It is important to note that this approach to replication allows PowerFlex to support replication at extreme scales. As the number of nodes contributing storage are scaled, so are the SDR instances. As a result, this replication mechanism can scale effortlessly from 4 to 1000s of nodes while delivering RPOs as low as 30 seconds and meeting IO and throughput requirements.
Oracle Databases on PowerFlex
The following illustration demonstrates that the volumes participating in replication are grouped to form the Replication Consistency Group (RCG). RCG acts as the logical container for the volumes.
Figure 3. PowerFlex replication with Oracle database
Depending on the scenario, we can create multiple RCGs for each volume pair or combine multiple volume pairs in a single RCG.
In the above Oracle setup, PowerFlex System-1 is the source and PowerFlex System-2 is the destination. For replication to occur between the source and target, the following criteria must be met:
- A volume pair must be created in both source and target.
- Size of volumes in both source and target should be same. However, the volumes can be in different storage pools.
- Volumes are in read-write access mode on the source and read-only access mode in secondary. This is done to maintain data integrity and consistency between two peer systems.
The PowerFlex replication is designed to recover from as low as a 30 seconds RPOs minimizing the data-loss if there is a disaster recovery. During creation of RCG, users can specify RPO starting from 30 seconds to maximum of 60 minutes.
All the operations performed on source will be replicated to destination within the RPO. To ensure RPO compliance, PowerFlex replicates at least twice for every RPO period. For example, setting RPO to 30 seconds means that PowerFlex can immediately return to operation at the target system with only 30 seconds of potential data loss.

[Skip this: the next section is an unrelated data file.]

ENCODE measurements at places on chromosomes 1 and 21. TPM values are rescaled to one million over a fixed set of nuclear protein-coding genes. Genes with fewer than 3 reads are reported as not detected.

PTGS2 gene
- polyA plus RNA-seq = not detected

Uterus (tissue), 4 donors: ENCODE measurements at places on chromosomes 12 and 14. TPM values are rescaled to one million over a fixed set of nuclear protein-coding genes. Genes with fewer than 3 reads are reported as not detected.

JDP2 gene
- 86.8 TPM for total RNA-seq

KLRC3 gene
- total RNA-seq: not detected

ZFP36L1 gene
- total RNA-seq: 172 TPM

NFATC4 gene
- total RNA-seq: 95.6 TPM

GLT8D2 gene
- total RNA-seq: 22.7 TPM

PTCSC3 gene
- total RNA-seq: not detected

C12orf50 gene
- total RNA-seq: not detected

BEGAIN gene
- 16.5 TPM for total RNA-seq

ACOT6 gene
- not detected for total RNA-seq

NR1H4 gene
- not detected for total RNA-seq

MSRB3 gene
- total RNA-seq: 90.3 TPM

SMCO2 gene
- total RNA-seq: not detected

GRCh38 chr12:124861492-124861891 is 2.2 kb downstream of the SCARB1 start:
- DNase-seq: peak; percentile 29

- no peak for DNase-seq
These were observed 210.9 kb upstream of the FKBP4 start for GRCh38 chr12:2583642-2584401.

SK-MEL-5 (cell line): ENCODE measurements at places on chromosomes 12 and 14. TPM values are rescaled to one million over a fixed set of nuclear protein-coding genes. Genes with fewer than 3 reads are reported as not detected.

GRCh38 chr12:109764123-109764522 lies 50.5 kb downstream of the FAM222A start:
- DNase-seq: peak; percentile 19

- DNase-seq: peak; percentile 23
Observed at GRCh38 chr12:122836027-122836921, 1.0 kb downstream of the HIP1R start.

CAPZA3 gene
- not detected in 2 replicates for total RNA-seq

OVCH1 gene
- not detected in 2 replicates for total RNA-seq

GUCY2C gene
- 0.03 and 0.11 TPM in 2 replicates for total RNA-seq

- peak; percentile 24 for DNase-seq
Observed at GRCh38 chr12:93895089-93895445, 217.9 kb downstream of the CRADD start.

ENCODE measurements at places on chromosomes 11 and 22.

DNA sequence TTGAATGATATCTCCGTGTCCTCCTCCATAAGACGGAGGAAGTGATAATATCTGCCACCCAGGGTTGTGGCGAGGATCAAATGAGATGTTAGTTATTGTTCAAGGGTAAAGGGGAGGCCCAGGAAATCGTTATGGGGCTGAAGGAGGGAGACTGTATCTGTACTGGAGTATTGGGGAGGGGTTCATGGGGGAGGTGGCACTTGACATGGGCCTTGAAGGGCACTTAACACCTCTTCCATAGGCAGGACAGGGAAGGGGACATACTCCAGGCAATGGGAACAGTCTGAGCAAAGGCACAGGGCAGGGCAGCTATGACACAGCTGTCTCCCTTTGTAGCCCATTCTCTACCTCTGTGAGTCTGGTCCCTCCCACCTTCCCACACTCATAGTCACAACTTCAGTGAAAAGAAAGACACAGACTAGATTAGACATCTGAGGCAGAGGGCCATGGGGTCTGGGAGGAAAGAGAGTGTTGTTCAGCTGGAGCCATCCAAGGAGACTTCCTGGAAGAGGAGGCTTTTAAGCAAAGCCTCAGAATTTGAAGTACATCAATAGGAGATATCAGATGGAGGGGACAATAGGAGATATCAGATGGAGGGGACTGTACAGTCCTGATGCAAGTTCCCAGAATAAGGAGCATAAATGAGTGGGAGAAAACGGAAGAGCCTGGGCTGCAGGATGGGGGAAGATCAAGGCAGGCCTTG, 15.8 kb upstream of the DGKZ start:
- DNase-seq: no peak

The following figures depicts the replication scenario under steady state of workload:
Figure 4. 100% RPO compliance for RPO of 30s for an Oracle database during a steady application workload
Figure 5. Replication dashboard view of PowerFlex
In the case of disaster recovery, the entire application can be up and running by failover to secondary, with less than 30 seconds of data loss.
When we do a planned switchover or failover, the volumes on secondary system are automatically changed to read-write access mode and the volumes on source will be changed to read-only. Consequently, we can bring up Oracle database on secondary by setting up the Oracle environment variables and starting the database.
Once we have RCG in the failover or switchover mode, user can decide how to continue with replication:
- Restore replication: Maintains the replication direction from original source to destination.
- Reverse replication: Changes the direction so that original destination becomes the source and replication will begin from original destination to original source.
PowerFlex also provides various other options:
- Pause and Resume RCG: If there are network issues or user need to perform maintenance of any of the hardware. While paused, any application I/O will be stored at source journal and is replicated to the destination only after the replication is resumed.